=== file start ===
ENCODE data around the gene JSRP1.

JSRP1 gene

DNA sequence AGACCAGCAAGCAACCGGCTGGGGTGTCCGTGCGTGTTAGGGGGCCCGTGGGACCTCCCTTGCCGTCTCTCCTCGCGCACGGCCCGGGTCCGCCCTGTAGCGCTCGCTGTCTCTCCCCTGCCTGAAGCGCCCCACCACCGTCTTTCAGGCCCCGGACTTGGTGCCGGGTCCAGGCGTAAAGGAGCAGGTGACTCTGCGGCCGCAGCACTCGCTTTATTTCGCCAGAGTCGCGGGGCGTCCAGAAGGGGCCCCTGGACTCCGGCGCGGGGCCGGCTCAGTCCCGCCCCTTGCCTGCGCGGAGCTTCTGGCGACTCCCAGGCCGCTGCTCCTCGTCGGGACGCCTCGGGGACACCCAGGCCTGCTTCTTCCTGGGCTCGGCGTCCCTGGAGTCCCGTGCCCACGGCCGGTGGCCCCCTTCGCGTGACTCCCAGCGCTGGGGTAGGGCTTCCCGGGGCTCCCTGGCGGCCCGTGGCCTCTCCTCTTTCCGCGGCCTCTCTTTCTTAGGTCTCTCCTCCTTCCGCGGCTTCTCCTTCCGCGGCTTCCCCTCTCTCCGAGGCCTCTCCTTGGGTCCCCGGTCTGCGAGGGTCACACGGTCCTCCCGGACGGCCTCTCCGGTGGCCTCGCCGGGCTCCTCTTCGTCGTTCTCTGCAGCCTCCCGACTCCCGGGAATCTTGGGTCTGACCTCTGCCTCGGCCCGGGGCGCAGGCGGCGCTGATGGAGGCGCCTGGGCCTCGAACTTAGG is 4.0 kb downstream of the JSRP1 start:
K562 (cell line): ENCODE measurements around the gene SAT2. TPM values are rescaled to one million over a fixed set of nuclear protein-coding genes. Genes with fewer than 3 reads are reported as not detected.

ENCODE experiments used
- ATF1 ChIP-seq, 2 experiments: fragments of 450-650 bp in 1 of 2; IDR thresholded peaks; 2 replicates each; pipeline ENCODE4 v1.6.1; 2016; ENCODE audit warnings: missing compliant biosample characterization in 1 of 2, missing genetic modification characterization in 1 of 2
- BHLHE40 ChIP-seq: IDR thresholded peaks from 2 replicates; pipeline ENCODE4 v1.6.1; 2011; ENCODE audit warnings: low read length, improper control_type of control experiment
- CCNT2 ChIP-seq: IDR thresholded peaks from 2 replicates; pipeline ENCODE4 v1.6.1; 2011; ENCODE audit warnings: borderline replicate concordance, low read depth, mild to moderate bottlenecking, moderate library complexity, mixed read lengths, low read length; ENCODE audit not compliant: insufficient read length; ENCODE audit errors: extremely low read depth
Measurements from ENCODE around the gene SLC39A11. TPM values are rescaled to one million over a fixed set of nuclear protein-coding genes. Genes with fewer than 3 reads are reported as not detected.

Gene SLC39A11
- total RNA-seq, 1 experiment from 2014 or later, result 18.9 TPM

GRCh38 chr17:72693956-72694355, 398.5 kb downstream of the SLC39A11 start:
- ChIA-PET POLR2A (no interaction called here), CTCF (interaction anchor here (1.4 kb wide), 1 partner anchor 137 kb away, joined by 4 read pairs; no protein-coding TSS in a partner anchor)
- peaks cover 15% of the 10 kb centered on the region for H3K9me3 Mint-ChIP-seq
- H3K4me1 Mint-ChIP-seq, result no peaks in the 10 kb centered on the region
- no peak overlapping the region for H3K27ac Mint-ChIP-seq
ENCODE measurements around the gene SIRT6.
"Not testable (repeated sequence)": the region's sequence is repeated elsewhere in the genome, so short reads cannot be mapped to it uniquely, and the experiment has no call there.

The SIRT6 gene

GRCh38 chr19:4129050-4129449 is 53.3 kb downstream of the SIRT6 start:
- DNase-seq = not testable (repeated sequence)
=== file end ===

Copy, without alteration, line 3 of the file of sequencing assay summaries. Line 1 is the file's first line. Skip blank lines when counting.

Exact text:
DNA sequence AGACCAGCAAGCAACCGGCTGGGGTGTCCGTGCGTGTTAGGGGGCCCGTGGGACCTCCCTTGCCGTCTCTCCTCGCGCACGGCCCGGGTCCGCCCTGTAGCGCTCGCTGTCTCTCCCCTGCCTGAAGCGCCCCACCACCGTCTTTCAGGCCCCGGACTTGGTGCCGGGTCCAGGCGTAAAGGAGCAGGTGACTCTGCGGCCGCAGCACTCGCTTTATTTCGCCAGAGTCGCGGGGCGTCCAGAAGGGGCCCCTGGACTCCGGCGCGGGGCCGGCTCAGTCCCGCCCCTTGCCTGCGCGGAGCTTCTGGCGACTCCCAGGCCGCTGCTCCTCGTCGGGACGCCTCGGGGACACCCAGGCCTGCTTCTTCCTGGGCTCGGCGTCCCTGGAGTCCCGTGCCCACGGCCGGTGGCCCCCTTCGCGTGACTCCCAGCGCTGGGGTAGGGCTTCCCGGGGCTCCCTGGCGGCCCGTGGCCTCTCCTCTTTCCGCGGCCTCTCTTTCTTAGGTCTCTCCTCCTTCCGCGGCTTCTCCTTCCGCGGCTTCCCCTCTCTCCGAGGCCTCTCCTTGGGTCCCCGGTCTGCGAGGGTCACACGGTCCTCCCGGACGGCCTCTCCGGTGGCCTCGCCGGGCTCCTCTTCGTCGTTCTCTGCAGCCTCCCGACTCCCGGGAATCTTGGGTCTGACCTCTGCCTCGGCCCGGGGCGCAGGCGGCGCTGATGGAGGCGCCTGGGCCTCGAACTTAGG is 4.0 kb downstream of the JSRP1 start: